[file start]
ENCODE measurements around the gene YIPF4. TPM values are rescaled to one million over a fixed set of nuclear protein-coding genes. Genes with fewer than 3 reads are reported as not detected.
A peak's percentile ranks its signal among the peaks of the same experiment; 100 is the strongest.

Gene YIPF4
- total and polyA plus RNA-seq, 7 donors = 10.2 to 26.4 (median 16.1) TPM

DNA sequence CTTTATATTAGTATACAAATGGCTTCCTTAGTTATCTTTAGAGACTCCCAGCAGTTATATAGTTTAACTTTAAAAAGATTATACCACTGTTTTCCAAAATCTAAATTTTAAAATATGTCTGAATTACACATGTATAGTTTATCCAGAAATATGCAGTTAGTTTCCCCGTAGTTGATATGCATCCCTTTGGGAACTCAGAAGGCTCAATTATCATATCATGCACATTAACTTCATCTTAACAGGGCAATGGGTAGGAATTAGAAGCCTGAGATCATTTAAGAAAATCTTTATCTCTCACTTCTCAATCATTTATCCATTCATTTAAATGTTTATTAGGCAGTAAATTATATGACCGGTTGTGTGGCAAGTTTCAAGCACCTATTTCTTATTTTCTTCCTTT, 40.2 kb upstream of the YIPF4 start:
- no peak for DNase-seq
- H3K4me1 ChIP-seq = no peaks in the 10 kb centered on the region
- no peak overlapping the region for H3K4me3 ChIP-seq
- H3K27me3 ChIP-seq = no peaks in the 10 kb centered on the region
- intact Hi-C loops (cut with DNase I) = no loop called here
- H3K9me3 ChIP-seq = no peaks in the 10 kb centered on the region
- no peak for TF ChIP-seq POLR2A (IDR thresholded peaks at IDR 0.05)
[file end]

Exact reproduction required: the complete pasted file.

ENCODE measurements around the gene YIPF4. TPM values are rescaled to one million over a fixed set of nuclear protein-coding genes. Genes with fewer than 3 reads are reported as not detected.
A peak's percentile ranks its signal among the peaks of the same experiment; 100 is the strongest.

Gene YIPF4
- total and polyA plus RNA-seq, 7 donors = 10.2 to 26.4 (median 16.1) TPM

DNA sequence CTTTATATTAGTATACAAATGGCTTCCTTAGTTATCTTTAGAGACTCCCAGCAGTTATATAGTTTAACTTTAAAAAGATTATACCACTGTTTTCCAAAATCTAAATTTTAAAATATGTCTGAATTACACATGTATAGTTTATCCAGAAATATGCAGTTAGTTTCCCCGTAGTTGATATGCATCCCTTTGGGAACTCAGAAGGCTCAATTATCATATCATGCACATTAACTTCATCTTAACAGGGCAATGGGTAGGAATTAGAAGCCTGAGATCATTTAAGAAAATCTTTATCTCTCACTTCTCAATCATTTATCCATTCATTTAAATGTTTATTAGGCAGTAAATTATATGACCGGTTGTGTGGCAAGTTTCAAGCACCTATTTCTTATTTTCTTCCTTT, 40.2 kb upstream of the YIPF4 start:
- no peak for DNase-seq
- H3K4me1 ChIP-seq = no peaks in the 10 kb centered on the region
- no peak overlapping the region for H3K4me3 ChIP-seq
- H3K27me3 ChIP-seq = no peaks in the 10 kb centered on the region
- intact Hi-C loops (cut with DNase I) = no loop called here
- H3K9me3 ChIP-seq = no peaks in the 10 kb centered on the region
- no peak for TF ChIP-seq POLR2A (IDR thresholded peaks at IDR 0.05)